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[Student] Why are we
doing space research?

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[Speaker] I remember when my
kid many years ago asked me why

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Columbus went to America.

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I told him because at Columbus
time, there was no refrigerator.

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And he said, oh, what do you mean?

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At that time to preserve the food,
it was necessary to have spices

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and Christopher Columbus
was going to find new land

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where they could take the spices.

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So, what do I mean with this?

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That for every research
that we are taking to go,

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there is always another part of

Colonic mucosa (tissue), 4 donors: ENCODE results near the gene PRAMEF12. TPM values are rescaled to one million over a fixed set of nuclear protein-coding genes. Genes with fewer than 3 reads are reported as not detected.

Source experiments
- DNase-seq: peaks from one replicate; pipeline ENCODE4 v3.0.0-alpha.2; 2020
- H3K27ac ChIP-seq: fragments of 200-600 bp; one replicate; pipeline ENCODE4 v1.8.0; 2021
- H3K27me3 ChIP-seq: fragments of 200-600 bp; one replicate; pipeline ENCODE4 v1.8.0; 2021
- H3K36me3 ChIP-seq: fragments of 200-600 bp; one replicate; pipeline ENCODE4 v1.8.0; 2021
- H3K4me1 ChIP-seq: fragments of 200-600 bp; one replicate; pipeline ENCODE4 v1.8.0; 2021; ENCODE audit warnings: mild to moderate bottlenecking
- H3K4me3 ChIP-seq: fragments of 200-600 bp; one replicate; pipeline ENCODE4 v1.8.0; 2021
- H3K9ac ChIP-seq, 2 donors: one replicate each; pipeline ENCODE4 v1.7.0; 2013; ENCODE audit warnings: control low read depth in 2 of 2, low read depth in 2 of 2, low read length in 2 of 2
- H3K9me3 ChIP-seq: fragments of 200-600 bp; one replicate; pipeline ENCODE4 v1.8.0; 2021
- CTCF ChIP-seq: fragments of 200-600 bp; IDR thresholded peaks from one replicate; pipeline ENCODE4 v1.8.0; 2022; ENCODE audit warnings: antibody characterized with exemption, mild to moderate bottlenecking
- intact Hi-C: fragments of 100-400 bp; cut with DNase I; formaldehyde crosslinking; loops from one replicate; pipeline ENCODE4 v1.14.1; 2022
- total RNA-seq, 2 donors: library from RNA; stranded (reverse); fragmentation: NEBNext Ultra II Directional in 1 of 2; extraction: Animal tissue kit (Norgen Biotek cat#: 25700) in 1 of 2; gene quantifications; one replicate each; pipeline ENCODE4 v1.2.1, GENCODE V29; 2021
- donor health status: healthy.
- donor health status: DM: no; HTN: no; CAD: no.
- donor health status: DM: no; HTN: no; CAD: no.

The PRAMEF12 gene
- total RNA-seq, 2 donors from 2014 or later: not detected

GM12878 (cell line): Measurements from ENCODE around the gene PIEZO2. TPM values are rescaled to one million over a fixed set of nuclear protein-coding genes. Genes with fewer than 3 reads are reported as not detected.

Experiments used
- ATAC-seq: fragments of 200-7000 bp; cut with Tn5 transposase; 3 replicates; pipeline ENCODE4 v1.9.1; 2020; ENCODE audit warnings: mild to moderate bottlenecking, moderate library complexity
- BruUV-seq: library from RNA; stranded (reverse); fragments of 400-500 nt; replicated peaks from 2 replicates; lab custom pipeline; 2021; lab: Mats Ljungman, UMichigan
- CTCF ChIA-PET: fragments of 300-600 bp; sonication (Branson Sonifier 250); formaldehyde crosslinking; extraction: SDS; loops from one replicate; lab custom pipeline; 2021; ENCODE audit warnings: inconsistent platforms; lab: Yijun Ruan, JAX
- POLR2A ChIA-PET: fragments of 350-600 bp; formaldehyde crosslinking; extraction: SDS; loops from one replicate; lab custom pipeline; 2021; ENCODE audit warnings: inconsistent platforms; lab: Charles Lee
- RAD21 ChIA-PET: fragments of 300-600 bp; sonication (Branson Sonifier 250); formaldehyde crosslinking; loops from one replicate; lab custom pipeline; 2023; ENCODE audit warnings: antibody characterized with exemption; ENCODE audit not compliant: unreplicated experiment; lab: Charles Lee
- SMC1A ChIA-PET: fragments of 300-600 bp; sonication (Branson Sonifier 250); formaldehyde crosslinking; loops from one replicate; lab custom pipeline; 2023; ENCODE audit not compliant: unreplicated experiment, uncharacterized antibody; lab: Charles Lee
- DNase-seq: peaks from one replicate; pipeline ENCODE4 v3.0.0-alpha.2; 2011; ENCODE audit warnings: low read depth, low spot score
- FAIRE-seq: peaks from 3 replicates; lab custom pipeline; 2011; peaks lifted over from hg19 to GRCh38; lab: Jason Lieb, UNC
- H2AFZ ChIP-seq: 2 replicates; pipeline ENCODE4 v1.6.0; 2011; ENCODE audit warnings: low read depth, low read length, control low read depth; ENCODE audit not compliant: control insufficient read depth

the story that we have to keep

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in mind and this is the fact

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that for every research we
have a counterpart here.

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We are going to go to Mars.

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It will be impossible to go there

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if we do not solve some specific
problems that we have now,

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and we will continue to
have in the future on earth.

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I mean going to Mars means
problem of long-term isolation,

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problem connected to the loss

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of calcium an astronaut
loses 1.5 percent

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of calcium a month
and this is a lot.

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If you take into account how
long does it take to go to Mars,

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you know that 50 percent of
the population on the earth

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after 50 years old will suffer
of from specific problem

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which is called osteoporosis?

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Osteoporosis is a disease connected